Professor Wolfgang Heidrich holds the Dolby Research Chair in Computer Science at the University of British Columbia. He received a PhD in Computer Science from the University of Erlangen in 1999, and then worked as a Research Associate in the Computer Graphics Group of the Max-Planck-Institute for Computer Science in Saarbrucken, Germany, before joining UBC in 2000. Heidrich's research interests lie at the intersection of computer graphics, computer vision, imaging, and optics. In particular, he has worked on High Dynamic Range imaging and display, image-based modeling, measuring, and rendering, geometry acquisition, GPU-based rendering, and global illumination. Heidrich has written over 100 refereed publications on these subjects and has served on numerous program committees. He was the program co-chair for Graphics Hardware 2002, Graphics Interface 2004, and the Eurographics Symposium on Rendering, 2006.
Marty Banks . UC Berkeley Vision Science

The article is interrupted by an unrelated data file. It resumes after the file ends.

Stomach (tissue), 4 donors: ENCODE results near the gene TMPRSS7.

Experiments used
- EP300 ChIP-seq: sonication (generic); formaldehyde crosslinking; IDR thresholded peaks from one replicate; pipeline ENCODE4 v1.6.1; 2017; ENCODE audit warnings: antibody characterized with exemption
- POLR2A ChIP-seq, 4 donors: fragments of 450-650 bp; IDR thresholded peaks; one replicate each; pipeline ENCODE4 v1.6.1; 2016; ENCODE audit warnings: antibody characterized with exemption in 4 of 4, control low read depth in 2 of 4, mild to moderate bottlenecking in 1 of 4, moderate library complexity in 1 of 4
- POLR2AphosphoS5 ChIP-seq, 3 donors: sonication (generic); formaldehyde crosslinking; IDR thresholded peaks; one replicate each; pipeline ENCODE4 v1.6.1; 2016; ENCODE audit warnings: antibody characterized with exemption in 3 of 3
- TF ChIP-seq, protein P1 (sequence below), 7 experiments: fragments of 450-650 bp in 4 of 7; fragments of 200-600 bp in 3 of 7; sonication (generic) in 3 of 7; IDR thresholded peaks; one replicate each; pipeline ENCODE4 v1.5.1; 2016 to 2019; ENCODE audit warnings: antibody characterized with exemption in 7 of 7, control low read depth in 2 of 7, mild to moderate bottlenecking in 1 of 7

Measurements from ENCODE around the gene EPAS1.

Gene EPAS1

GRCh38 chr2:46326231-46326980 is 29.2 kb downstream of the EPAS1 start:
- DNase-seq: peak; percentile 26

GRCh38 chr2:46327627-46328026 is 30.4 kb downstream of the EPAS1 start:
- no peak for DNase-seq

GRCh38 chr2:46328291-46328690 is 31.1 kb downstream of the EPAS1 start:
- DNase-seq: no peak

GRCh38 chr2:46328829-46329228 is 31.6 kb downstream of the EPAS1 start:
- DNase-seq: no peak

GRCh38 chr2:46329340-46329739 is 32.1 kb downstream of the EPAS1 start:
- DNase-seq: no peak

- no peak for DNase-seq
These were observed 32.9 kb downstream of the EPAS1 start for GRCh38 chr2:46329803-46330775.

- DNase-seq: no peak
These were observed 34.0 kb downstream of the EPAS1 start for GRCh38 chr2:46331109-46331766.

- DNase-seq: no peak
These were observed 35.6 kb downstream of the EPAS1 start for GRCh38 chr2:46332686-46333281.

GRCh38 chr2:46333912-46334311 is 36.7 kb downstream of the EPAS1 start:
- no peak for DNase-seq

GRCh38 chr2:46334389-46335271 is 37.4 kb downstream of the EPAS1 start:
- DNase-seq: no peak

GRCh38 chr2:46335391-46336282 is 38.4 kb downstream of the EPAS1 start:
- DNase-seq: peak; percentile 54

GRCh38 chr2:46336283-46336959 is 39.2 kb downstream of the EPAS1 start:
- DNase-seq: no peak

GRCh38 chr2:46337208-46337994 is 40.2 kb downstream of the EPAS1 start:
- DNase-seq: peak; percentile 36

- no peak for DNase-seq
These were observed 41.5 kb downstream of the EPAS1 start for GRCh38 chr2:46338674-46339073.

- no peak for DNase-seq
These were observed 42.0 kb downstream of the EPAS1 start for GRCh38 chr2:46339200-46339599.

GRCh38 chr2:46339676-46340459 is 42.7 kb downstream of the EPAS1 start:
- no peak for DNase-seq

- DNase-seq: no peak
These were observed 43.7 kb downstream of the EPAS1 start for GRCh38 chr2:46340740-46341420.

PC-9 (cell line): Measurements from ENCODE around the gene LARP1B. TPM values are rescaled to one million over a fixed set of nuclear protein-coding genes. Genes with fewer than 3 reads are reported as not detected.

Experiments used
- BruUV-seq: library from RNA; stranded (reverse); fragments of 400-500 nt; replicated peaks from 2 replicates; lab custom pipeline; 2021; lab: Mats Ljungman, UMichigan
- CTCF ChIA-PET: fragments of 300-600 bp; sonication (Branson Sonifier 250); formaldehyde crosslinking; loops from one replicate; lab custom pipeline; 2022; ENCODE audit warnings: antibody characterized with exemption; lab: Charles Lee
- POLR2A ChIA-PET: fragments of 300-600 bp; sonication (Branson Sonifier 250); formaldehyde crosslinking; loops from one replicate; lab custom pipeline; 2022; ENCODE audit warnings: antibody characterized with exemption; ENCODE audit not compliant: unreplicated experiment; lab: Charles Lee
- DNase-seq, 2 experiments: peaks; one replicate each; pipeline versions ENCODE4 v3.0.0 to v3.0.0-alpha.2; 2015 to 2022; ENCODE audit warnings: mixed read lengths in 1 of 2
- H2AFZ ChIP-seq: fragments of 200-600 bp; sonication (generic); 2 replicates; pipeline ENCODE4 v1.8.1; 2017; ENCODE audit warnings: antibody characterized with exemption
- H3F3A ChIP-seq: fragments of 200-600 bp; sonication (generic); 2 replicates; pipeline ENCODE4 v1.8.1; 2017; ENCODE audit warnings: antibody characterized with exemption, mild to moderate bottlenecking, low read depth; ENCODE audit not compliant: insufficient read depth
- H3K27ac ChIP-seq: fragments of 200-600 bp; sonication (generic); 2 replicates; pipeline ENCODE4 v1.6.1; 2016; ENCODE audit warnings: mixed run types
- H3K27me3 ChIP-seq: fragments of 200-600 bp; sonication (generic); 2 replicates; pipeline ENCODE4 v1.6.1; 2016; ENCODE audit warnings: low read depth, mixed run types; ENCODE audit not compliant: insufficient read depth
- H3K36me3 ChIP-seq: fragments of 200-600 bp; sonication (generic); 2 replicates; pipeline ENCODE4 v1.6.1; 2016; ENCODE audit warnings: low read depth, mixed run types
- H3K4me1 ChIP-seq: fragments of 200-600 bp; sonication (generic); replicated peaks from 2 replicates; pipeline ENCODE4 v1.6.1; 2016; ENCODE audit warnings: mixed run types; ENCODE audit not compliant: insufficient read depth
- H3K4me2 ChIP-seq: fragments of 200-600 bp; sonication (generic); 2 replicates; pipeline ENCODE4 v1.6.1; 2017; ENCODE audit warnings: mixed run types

Marty Banks attended Occidental College in Los Angeles majoring in Psychology and minoring in Physics. He received a BA in Psychology in 1970 and spent a year teaching in the German school system in Ludwigsburg, Germany. He then attended UC San Diego and received an MS in Experimental Psychology in 1973. He then attended the University of Minnesota receiving a PhD in Developmental Psychology in 1976. Marty Banks was Assistant and Associate Professor of Psychology at the University of Texas at Austin from 1976 to 1985. He then moved to UC Berkeley where he has been Associate and Full Professor of Optometry and Vision Science. He has joint appointments in Psychology, Neuroscience, and Bioengineering. He was the chair of Vision Science from 1996-2002. Prof. Banks has received a number of awards including Fellow of the American Association for the Advancement of Science, Fellow of the American Psychological Society, and Koffka Medal Awardee.
Light-field Displays in Perspective .